William Boulton "Bo" Kelly Jr., the Baltimore architect, preservationist and raconteur, led a study in the late 1970s of the Washington Monument, the first civic monument erected to the nation's first president, and perhaps the most emblematic symbol of the city.
Kelly died this month at the age of 84 and didn't see the completion of the latest overhaul of the monument, which is currently closed.
Kelly had developed a solid reputation as a preservationist when he helped establish Baltimore Heritage in 1960 and, four years later, the Commission for Historical and Architectural Preservation, serving as its first chairman.
And when the wrecking ball threatened Bolton Hill in the 1960s, he led the way in getting the area with 700 properties bounded by North Avenue, Mount Royal Avenue, Eutaw Place and Dolphin Street declared a historic district patterned after the Mount Vernon historic district.
While Kelly was an ardent preservationist, he was also a proponent of the Modernist style of architecture, with a number of the buildings he designed reflecting that architectural interest.
"He reminded me of what F. Scott Fitzgerald once wrote," said Walter G. Schamu, a longtime friend who is a partner in the Baltimore firm of Schamu, Machowski, Greco Architects. "'The test of a first-rate intelligence is the ability to hold two opposed ideas in the mind at the same time, and still retain the ability to function.'"
It wasn't just endangered buildings that Kelly cared and worried about; he was also concerned about monuments. By early 1979, in a report to the city Parks Board, he said that the Washington Monument was in dire need of an estimated $700,000 in repairs.
Kelly said the monument needed cleaning, patching, sealing, painting and other repairs necessitated by years of exposure to weather, industrial smoke and exhaust fumes.
He did report that the 14-foot statue of Washington, which weighs 17 tons and stares down Charles Street from what was originally called Howard's Hill, was none the worse for wear since it was hoisted into place on top of the 178-foot monument on Nov. 25, 1829.
Also, after absorbing 150 years of horse and motor traffic around its base, and with a couple of earthquakes thrown in, there had been no settlement of the structure whatsoever.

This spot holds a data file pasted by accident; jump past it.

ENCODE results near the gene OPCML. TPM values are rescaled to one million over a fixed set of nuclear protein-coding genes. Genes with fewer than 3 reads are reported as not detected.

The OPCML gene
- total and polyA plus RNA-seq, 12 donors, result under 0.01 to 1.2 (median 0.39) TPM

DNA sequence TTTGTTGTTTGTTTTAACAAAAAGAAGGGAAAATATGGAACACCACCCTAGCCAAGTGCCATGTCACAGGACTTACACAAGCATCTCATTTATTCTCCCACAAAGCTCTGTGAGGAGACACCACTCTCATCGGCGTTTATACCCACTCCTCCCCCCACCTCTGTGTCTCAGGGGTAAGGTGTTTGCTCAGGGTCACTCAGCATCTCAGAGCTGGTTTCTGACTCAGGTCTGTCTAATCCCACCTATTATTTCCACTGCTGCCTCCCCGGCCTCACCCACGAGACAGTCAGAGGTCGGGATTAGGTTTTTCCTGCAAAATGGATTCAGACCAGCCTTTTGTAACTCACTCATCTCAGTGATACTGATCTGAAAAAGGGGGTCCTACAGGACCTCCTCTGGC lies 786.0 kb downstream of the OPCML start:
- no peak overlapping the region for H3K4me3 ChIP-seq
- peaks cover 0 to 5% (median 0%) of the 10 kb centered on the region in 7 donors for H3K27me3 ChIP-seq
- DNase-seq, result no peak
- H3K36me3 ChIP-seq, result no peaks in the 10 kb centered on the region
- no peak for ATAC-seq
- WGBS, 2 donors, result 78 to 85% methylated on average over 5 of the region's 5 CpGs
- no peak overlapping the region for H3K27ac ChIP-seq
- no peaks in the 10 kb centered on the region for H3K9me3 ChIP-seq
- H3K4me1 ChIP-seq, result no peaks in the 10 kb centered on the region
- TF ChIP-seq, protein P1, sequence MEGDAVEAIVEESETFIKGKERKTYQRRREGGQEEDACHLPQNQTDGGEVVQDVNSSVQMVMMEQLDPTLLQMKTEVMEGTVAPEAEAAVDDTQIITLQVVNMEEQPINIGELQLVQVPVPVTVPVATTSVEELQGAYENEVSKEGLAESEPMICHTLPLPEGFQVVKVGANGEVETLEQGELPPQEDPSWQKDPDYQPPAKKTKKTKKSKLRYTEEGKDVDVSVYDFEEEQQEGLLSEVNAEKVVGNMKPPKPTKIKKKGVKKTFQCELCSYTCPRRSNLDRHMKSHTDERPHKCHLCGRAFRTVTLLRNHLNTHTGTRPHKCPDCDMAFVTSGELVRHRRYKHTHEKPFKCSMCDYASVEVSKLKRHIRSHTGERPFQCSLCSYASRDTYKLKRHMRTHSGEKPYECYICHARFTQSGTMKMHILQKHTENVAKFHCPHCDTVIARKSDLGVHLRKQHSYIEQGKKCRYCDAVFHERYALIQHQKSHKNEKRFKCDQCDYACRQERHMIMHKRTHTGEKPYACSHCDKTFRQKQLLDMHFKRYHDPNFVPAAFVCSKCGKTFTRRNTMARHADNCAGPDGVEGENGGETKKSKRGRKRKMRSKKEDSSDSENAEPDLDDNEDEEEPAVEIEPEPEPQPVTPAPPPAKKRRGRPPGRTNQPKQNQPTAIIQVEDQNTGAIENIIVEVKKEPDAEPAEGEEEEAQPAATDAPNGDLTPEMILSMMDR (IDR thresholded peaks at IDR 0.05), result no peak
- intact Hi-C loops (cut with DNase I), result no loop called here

But the accumulated dirt and grime had dimmed the luster of the snowy white marble, and Kelly suggested that it be steam-cleaned and all exterior cracks sealed with an epoxy compound to keep water out.
I remember Kelly telling me that he had enlisted the services of a helicopter in order to make a photographic study of its upper reaches, which for walkers is reached by corkscrewing up 228 stairs.
There was real concern in 1829 about getting the Washington statue to its perch by a series of pulleys, levers and braces, but it was accomplished without incident, and for the past 183 years it has kept watch over Baltimore.
Kelly also turned up the arcane fact that on the day of its dedication, an eagle soared over the monument.
"Clouds broke and the statue was spotlighted by the sun's rays," reads a contemporary account that Kelly had discovered.
The monument reopened after a $314,000 renovation in 1992, and remained open until closing again in 2010 because of safety concerns.
In a 1979 article for The Evening Sun, Kelly related the tale that when Oliver Wendell Holmes Sr., physician, writer and author of "The Autocrat of The Breakfast-Table," visited Baltimore in 1859, he declared Baltimore the "gastronomic metropolis of the Union."
Standing looking at the monument, Holmes was reported to have asked, "Why don't you put a canvasback duck on top of Washington's column? Why don't you get that lady off the Battle Monument and plant a terrapin in her place?"
"No renaissance in Baltimore will be complete without a revival of the Washington Monument's symbolic and physical health," wrote Kelly.
It was a typically trenchant Kelly observation. True then, and true now.Copyright © 2014, Los Angeles Times